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VHSL leaves high schools with a number of unanswered questions
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VHSL leaves high schools with a number of unanswered questions

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The Virginia High School League will decide July 27 whether fall sports will be played in 2020.

The Virginia High School League will decide July 27 whether fall sports will be played in 2020.

Judging by feedback from VHSL Executive Committee members to three proposals offered Wednesday by the VHSL staff, it appears the league’s legislative body is leaning toward holding condensed winter, fall and spring sports seasons beginning Dec. 15 and ending June 26.

While the voting members of the Executive Committee will gather input from schools in their respective regions over the next 10 days, many expressed support during a video conference Wednesday for the following Model 3 proposed by VHSL executive director Billy Haun:

  • Season 1 (basketball, wrestling, swimming, indoor track) — Dec. 14-Feb. 20 with the first contest date Dec. 28.
  • Season 2 (football, volleyball, golf, cross country, field hockey, competitive cheer) — Feb. 15-May 1 with the first contest date March 1.
  • Season 3 (baseball, softball, soccer, lacrosse, tennis, outdoor track and field) — April 12-June 26 with the first contest date April 26.

If the VHSL votes for the condensed seasons and leaves no sports to play this fall, what then?

How about 20 questions?

Here they are:

1. Will the COVID-19 pandemic subside in time for any VHSL sports to be played in 2020-21?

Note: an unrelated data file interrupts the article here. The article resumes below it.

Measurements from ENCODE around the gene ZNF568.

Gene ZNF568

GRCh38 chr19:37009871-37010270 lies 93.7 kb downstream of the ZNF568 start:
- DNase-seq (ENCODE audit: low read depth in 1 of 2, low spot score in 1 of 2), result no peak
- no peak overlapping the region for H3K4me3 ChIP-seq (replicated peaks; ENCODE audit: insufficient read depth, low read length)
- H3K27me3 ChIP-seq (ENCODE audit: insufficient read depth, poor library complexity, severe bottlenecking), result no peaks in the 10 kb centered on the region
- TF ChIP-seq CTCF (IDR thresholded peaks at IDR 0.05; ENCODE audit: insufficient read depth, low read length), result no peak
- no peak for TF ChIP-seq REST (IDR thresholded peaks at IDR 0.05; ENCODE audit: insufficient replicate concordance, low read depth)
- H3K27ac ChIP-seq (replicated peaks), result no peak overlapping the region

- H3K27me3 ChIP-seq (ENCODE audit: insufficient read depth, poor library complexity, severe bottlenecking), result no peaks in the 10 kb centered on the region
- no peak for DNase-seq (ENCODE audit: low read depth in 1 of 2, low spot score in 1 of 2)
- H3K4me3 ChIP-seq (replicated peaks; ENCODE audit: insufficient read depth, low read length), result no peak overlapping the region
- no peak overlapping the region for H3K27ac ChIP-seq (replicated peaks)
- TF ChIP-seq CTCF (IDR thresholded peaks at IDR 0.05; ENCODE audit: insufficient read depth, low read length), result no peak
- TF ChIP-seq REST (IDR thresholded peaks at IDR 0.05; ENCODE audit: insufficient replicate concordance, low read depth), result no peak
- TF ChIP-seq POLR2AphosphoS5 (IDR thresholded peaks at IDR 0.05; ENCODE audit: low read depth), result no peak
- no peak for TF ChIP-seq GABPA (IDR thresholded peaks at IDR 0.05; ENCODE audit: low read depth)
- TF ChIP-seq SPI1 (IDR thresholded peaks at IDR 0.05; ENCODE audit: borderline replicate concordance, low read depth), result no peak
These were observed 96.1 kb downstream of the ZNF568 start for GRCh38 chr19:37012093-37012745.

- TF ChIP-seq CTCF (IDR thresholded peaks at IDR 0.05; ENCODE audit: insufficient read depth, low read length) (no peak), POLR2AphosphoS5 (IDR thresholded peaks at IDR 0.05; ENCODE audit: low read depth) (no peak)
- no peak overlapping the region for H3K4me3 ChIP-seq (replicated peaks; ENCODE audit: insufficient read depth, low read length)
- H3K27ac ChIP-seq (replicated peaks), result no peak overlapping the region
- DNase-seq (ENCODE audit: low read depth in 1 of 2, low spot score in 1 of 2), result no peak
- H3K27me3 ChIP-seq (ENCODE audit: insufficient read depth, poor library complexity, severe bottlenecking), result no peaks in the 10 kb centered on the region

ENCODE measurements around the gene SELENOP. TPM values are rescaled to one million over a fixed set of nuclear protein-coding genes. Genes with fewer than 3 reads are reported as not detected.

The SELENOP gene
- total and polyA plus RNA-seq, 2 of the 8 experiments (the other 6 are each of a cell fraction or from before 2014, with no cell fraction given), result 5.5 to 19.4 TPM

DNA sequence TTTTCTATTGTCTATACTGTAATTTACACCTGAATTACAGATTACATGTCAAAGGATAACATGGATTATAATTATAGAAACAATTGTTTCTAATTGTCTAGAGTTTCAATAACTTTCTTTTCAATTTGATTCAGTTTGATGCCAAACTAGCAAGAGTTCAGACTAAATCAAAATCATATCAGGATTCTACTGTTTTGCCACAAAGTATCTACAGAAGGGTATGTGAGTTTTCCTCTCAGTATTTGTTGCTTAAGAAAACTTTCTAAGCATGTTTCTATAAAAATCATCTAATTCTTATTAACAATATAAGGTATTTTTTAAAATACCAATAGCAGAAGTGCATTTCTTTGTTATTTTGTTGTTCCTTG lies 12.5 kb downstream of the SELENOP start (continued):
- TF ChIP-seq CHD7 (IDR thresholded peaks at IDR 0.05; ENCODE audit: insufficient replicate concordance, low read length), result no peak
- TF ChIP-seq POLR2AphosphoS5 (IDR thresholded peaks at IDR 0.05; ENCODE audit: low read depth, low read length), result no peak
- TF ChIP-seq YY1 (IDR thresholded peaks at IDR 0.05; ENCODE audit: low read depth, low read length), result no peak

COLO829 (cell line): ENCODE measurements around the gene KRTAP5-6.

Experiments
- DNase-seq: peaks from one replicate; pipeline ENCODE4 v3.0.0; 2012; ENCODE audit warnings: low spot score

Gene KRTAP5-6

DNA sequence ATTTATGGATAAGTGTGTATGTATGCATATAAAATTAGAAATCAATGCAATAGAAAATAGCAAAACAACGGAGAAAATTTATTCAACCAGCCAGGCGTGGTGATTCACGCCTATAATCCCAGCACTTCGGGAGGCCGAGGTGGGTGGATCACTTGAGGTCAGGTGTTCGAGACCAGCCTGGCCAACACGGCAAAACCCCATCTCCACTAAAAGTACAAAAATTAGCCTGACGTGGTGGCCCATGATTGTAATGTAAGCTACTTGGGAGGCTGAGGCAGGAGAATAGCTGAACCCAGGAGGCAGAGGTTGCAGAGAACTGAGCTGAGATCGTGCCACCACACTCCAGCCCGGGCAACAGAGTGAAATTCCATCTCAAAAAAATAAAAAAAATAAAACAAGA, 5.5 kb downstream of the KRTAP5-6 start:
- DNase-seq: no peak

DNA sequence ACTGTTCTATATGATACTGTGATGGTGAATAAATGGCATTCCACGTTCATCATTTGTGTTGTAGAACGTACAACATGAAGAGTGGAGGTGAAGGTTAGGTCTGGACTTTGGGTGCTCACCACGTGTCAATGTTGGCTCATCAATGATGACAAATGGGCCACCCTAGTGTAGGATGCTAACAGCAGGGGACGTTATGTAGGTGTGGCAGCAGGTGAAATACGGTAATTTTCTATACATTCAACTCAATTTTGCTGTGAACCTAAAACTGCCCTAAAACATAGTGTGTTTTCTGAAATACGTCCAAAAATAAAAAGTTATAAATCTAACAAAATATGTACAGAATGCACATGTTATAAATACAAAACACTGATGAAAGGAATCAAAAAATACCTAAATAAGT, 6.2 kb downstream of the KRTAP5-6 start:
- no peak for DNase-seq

The VHSL state basketball tournament was halted March 12 when Virginia had fewer than 50 total coronavirus cases. The Virginia Department of Health reported 1,084 cases on Wednesday alone. Total COVID-related deaths in the state reached the 2,000 mark Thursday.

Haun has been quoted repeatedly stating that if schools have social distancing in the classroom, it would be impossible to play sports.

2. How many events would be contested in a condensed season?

VHSL officials said Wednesday and again Thursday that schools would be allowed to play “approximately 60%” of their scheduled regular-season games, which would be six football games, 14 basketball games, 10 soccer games, etc.

3. Would spectators be allowed to attend games?

Still to be determined, VHSL officials said Thursday. VDH guidelines used by the VHSL currently limits gatherings at athletic events to 50% capacity with a maximum of 250, including the participants.

4. Would there be state champions crowned in football?

No. Haun said Wednesday that some health departments and school superintendents want to strictly limit outside travel for their students. He is advocating a postseason “bowl” scenario where every team could play an extra game against a regional or nearby opponent.

Haun proposed a 50-50 split in gate receipts between the participating schools and the VHSL with the schools allowed to seek game sponsorships.

He also suggested possible regional or sectional playoff games, citing a historical precedent during the World War II era.

5. Would there be state championships in other sports?

Haun said it could be possible for some team sports to hold a state quarterfinal, semifinal and championship game in the last week of each condensed season. State events in other sports would be under consideration.

6. Would state championships/spring jubilees still be held at their scheduled sites?

VHSL officials said Thursday it would depend on facility availability and which scheduling model the league adopts.

7. What would be the financial impact on athletic departments with condensed seasons?